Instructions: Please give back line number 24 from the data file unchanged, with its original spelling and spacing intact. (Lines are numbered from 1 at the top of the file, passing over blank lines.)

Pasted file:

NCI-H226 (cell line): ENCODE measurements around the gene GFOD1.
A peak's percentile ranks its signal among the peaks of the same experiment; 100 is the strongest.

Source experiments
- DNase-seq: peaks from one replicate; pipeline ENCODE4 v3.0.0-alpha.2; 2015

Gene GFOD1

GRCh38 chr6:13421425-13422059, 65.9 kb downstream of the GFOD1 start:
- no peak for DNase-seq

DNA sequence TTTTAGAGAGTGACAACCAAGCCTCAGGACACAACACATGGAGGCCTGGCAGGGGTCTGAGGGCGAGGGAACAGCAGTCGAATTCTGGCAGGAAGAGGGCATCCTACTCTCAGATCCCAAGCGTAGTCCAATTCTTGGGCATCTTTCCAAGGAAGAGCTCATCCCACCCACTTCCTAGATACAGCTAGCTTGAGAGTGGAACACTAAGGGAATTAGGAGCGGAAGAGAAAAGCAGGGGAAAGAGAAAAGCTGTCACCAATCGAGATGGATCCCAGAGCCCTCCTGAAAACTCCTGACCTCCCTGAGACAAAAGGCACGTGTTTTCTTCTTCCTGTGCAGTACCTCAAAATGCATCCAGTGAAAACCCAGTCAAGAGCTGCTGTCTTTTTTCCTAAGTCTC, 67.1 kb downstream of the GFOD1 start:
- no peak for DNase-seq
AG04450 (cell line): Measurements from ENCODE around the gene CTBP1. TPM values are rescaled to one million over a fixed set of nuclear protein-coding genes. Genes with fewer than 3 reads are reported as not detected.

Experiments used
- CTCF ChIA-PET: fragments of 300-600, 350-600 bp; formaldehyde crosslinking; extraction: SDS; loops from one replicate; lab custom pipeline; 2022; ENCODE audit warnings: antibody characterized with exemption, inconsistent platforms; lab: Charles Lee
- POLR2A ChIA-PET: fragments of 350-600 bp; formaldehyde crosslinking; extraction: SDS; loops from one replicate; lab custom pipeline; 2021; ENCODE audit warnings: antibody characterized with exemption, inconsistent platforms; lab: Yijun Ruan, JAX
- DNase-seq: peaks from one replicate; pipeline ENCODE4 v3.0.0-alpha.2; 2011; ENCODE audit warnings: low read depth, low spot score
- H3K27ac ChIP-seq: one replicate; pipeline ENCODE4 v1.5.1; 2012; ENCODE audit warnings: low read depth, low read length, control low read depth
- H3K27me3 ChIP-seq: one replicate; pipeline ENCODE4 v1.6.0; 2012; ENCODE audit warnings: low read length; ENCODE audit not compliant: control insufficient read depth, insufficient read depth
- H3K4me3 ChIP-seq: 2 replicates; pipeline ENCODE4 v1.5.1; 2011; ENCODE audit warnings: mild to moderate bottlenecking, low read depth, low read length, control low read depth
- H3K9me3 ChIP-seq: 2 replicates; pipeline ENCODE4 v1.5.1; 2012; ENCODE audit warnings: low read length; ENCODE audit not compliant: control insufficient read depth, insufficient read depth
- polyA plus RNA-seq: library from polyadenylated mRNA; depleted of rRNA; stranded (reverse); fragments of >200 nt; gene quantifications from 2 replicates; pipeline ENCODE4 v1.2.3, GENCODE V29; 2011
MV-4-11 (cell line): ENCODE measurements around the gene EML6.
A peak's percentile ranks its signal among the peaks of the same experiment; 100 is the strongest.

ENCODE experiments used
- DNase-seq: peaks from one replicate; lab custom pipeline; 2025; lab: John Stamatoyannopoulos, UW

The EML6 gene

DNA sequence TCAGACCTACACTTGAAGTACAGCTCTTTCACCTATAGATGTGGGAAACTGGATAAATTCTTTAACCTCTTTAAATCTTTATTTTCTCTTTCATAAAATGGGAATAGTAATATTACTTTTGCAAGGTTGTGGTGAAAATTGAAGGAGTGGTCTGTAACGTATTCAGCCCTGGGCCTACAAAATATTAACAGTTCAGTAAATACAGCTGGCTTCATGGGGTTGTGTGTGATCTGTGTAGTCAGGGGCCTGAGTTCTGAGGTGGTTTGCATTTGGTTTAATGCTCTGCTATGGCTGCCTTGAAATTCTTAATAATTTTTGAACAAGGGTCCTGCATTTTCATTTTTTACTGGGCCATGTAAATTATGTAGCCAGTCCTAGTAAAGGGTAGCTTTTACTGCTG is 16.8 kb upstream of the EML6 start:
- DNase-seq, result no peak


The EML6 gene